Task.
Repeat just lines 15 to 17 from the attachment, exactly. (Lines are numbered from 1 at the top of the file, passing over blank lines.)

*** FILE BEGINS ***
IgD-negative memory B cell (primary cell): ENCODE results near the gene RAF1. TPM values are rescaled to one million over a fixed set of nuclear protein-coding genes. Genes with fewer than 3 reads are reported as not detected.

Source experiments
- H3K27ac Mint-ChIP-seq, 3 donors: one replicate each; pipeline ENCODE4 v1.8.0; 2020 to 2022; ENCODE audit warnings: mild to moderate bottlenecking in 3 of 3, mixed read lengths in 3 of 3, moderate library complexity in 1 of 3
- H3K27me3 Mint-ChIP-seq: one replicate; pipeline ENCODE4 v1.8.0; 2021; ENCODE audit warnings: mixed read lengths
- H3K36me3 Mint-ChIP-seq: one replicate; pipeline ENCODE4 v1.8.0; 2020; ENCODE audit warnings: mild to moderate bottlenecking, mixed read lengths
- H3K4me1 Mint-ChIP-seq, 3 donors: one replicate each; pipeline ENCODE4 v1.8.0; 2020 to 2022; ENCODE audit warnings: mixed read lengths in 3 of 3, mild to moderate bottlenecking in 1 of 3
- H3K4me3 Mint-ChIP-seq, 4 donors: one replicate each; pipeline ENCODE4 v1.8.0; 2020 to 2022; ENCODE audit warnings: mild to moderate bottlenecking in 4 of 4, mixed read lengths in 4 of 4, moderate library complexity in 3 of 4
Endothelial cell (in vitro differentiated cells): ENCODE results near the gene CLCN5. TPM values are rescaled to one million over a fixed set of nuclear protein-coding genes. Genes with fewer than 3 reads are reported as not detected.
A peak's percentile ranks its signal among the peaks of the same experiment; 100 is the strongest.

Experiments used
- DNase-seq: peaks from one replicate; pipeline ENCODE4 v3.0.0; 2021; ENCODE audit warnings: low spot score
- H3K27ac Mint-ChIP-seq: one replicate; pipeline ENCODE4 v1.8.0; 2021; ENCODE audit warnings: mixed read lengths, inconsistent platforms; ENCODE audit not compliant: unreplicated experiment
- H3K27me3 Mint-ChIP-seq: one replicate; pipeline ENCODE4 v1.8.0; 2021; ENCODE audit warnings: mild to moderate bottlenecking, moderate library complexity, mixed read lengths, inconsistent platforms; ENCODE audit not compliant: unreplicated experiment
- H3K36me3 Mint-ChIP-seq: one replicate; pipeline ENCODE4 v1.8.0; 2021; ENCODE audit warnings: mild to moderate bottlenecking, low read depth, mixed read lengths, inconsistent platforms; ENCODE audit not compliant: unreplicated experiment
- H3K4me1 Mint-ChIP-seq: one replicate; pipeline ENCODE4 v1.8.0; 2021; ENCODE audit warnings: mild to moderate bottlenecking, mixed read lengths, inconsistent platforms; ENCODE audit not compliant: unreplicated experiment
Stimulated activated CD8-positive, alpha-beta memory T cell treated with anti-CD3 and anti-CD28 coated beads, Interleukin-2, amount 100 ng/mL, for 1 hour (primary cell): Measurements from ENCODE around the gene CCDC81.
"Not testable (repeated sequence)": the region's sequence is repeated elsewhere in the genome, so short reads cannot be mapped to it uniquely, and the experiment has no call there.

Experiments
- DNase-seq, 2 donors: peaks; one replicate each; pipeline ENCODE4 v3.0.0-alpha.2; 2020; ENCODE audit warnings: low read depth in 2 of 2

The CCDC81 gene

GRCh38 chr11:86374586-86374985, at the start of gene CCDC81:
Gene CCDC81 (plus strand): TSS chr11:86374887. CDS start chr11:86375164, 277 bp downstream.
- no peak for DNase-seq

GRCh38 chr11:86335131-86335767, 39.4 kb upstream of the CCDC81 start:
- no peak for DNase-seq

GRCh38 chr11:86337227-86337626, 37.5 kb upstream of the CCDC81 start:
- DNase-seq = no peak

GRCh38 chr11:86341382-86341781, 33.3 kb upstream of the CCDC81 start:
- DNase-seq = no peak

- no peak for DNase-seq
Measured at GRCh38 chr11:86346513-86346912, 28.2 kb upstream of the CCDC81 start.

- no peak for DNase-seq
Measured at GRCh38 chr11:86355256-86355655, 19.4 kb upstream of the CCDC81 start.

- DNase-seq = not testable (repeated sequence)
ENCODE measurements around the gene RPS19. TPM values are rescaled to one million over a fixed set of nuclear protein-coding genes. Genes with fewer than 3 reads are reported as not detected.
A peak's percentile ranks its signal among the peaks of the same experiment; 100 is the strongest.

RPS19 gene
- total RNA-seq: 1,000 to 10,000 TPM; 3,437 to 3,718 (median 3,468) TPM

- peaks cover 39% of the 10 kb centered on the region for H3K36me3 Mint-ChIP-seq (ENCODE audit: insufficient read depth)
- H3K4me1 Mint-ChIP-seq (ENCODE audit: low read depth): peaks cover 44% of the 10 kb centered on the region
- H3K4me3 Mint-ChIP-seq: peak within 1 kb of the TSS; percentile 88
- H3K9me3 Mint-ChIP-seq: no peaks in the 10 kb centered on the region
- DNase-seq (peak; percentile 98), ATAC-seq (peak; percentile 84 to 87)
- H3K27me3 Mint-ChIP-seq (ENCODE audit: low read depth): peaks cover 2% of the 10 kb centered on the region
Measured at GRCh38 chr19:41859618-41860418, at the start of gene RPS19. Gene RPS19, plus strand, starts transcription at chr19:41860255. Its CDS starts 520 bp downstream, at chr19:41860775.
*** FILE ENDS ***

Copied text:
- H3K4me1 Mint-ChIP-seq: one replicate; pipeline ENCODE4 v1.8.0; 2021; ENCODE audit warnings: mild to moderate bottlenecking, mixed read lengths, inconsistent platforms; ENCODE audit not compliant: unreplicated experiment
Stimulated activated CD8-positive, alpha-beta memory T cell treated with anti-CD3 and anti-CD28 coated beads, Interleukin-2, amount 100 ng/mL, for 1 hour (primary cell): Measurements from ENCODE around the gene CCDC81.
"Not testable (repeated sequence)": the region's sequence is repeated elsewhere in the genome, so short reads cannot be mapped to it uniquely, and the experiment has no call there.